Friends of Wild Salmon Resources

KEEPING OUR COAST CLEAN: FAQ’s about an oil tanker ban on BC’s Pacific North Coast

(January 2016)

In November 2015, Prime Minister Trudeau publicly gave Ministers in his Cabinet a mandate to formalize an oil tanker moratorium on the north coast of British Columbia. West Coast Environmental Law has been an outspoken advocate for a legislated oil tanker prohibition on the Pacific north coast for many years, and we have been getting a lot of questions about this issue and its possible implications. This backgrounder addresses many of the frequently asked questions.

Access this resource

EMBROILED: Volume 1 - Salmon, Tankers and the Enbridge Northern Gateway Proposal

(December 2013)

This report by the Raincoast Conservation Foundation says the consequences to salmon from Northern Gateway’s proposed oil tankers and Kitimat oil terminal are not worth taking. The report, Embroiled: Salmon, Tankers and the Enbridge Northern Gateway Proposal, explores the connections between the oil industry’s proposed activities and how those activities can adversely affect salmon.

Access this resource

Case Closed: Enbridge failed to prove Northern Gateway pipelines in the national interest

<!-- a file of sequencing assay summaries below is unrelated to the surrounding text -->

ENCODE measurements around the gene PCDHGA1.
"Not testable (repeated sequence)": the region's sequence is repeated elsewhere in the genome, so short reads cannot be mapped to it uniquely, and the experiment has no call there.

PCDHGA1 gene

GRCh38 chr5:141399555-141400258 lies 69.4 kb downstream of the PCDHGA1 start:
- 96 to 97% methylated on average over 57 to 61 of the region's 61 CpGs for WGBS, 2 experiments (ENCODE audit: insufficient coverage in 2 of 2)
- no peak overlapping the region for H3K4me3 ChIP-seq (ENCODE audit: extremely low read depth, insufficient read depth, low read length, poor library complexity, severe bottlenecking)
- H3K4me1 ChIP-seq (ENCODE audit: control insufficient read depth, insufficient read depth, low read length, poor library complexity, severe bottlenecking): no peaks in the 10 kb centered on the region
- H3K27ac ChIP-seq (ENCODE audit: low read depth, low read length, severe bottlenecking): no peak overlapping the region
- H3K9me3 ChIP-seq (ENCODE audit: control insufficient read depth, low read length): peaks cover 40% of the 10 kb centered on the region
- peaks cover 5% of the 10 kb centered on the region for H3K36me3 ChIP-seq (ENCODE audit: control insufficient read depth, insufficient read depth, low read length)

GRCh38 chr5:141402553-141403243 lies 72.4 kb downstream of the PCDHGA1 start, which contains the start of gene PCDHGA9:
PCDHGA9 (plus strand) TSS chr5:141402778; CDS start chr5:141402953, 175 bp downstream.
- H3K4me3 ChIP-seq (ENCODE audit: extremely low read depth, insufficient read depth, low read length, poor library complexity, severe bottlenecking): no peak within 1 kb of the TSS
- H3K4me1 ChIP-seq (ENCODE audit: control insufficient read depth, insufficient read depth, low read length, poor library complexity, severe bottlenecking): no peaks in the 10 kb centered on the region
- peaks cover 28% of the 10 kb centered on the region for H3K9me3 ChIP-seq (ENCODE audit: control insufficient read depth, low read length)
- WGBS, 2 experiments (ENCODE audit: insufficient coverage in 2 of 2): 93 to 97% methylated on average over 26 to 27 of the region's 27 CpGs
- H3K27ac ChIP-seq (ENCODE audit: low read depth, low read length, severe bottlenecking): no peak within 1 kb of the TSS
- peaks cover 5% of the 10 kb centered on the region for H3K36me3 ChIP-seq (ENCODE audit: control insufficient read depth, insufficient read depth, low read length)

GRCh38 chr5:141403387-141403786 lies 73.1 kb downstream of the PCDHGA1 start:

(December 2013)


This report compiles evidence highlighting Enbridge’s failure to prove benefits and address adverse environmental effects. Gaps in Enbridge evidence highlighted in the report include outlining an oil spill response plan, defining the pipeline’s proposed route, providing adequate baseline studies, assessing impacts to aboriginal culture and a comprehensive study of the unstable coastal terrain the pipeline would cross. As well, the process did not address climate change or environmental impacts in the tar sands , despite accepting economic evidence based on tar sands expansion.

Access this resource

Pipelines and Promises

(December 2012)

A summary of missing Enbridge evidence before the JRP hearings
During the JRP hearings, registered First Nations, labour and environmental groups, political representatives, community based groups and individuals have been able to cross-examine Enbridge
on its application and evidence to date. What has been obvious since September is that Enbridge has a frightening number of gaps in its information that won’t be prepared until after approval
is granted. Below is a summary by Forest Ethics which identifies some—but not all—of the gaps that have been revealed over the course of the JRP hearings in Edmonton and Prince George.

Access this resource

Potential economic impact of a tanker spill on ocean-­based industries in British Columbia

(December 2012)

This study conducted by the UBC Fisheries Centres and funded by the World Wildlife Foundation looks at the potential losses to commercial fisheries, tourism, aquaculture and port activities in the area in the event of a tanker accident.  The study highlights that if a tanker spill occurs, the economic gains from the Enbridge Northern Gateway project to the North Coast region would be wiped out by the costs of the spill.